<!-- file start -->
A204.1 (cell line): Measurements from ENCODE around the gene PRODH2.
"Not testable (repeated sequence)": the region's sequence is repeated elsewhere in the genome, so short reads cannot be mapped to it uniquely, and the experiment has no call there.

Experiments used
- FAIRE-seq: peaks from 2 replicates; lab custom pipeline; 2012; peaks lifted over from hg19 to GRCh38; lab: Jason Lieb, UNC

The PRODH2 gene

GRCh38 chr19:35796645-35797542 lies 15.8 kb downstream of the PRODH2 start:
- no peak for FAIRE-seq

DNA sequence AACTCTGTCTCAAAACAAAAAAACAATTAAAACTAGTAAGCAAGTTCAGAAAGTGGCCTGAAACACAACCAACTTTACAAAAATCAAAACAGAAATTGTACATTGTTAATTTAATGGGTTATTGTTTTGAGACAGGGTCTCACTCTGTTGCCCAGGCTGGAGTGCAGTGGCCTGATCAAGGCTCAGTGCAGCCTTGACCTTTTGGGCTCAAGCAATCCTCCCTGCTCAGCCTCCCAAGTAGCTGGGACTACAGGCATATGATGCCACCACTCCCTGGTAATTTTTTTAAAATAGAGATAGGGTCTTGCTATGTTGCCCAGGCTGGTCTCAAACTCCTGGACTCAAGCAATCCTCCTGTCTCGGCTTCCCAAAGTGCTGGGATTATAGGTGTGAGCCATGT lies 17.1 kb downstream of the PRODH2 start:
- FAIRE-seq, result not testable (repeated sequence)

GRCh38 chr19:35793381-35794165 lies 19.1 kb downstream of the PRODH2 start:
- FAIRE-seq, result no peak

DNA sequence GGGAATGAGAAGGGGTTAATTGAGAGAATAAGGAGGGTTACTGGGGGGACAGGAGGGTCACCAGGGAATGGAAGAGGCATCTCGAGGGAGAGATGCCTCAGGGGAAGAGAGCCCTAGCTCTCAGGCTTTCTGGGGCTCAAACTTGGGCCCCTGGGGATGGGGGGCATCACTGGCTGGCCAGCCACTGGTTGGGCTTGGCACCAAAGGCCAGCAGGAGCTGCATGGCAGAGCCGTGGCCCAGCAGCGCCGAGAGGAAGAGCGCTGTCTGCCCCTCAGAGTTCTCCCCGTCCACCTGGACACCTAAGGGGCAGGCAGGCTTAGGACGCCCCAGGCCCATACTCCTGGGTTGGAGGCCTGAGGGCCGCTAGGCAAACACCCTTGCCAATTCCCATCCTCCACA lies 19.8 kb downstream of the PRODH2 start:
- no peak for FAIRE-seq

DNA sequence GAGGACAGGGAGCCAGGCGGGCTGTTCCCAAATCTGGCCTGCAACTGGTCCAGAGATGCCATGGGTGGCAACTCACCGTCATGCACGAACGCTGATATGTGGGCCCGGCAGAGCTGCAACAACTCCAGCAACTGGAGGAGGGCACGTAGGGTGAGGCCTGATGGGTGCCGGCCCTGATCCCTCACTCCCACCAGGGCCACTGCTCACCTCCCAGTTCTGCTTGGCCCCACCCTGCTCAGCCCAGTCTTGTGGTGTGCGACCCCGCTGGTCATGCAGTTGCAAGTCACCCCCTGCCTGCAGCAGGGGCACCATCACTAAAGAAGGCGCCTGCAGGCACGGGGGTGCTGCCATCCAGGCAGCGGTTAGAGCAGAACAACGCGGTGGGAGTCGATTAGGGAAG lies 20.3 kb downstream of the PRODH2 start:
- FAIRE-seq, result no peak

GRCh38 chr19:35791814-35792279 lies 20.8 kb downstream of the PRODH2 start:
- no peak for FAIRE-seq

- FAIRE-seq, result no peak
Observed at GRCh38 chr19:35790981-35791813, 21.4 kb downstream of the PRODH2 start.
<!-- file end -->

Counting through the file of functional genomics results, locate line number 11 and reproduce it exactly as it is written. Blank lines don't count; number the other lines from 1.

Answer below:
- FAIRE-seq, result no peak